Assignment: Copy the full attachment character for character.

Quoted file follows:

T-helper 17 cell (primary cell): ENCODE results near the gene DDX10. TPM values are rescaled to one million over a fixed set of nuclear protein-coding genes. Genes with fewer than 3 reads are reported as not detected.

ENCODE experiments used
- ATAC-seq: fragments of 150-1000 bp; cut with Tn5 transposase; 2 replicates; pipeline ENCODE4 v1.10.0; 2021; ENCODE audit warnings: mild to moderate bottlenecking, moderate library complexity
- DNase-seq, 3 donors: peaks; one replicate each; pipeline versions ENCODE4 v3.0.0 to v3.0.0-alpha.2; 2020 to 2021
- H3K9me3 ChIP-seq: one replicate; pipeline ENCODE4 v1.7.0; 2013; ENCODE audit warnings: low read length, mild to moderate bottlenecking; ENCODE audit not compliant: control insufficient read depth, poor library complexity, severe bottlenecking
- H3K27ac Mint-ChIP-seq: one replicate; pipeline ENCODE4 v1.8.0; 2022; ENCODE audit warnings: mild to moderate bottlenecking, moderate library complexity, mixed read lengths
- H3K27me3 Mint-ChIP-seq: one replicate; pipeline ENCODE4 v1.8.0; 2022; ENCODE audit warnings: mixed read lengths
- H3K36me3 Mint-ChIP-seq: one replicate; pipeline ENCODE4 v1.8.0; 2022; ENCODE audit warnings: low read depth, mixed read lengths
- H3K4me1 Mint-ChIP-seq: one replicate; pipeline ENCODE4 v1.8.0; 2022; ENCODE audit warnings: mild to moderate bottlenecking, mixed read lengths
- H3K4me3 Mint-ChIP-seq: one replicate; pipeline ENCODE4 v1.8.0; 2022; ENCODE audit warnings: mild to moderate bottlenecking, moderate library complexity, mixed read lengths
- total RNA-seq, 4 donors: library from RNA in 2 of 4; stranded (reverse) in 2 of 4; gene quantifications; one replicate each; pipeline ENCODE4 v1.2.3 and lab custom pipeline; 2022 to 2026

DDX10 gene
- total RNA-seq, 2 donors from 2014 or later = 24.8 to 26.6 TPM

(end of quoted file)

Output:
T-helper 17 cell (primary cell): ENCODE results near the gene DDX10. TPM values are rescaled to one million over a fixed set of nuclear protein-coding genes. Genes with fewer than 3 reads are reported as not detected.

ENCODE experiments used
- ATAC-seq: fragments of 150-1000 bp; cut with Tn5 transposase; 2 replicates; pipeline ENCODE4 v1.10.0; 2021; ENCODE audit warnings: mild to moderate bottlenecking, moderate library complexity
- DNase-seq, 3 donors: peaks; one replicate each; pipeline versions ENCODE4 v3.0.0 to v3.0.0-alpha.2; 2020 to 2021
- H3K9me3 ChIP-seq: one replicate; pipeline ENCODE4 v1.7.0; 2013; ENCODE audit warnings: low read length, mild to moderate bottlenecking; ENCODE audit not compliant: control insufficient read depth, poor library complexity, severe bottlenecking
- H3K27ac Mint-ChIP-seq: one replicate; pipeline ENCODE4 v1.8.0; 2022; ENCODE audit warnings: mild to moderate bottlenecking, moderate library complexity, mixed read lengths
- H3K27me3 Mint-ChIP-seq: one replicate; pipeline ENCODE4 v1.8.0; 2022; ENCODE audit warnings: mixed read lengths
- H3K36me3 Mint-ChIP-seq: one replicate; pipeline ENCODE4 v1.8.0; 2022; ENCODE audit warnings: low read depth, mixed read lengths
- H3K4me1 Mint-ChIP-seq: one replicate; pipeline ENCODE4 v1.8.0; 2022; ENCODE audit warnings: mild to moderate bottlenecking, mixed read lengths
- H3K4me3 Mint-ChIP-seq: one replicate; pipeline ENCODE4 v1.8.0; 2022; ENCODE audit warnings: mild to moderate bottlenecking, moderate library complexity, mixed read lengths
- total RNA-seq, 4 donors: library from RNA in 2 of 4; stranded (reverse) in 2 of 4; gene quantifications; one replicate each; pipeline ENCODE4 v1.2.3 and lab custom pipeline; 2022 to 2026

DDX10 gene
- total RNA-seq, 2 donors from 2014 or later = 24.8 to 26.6 TPM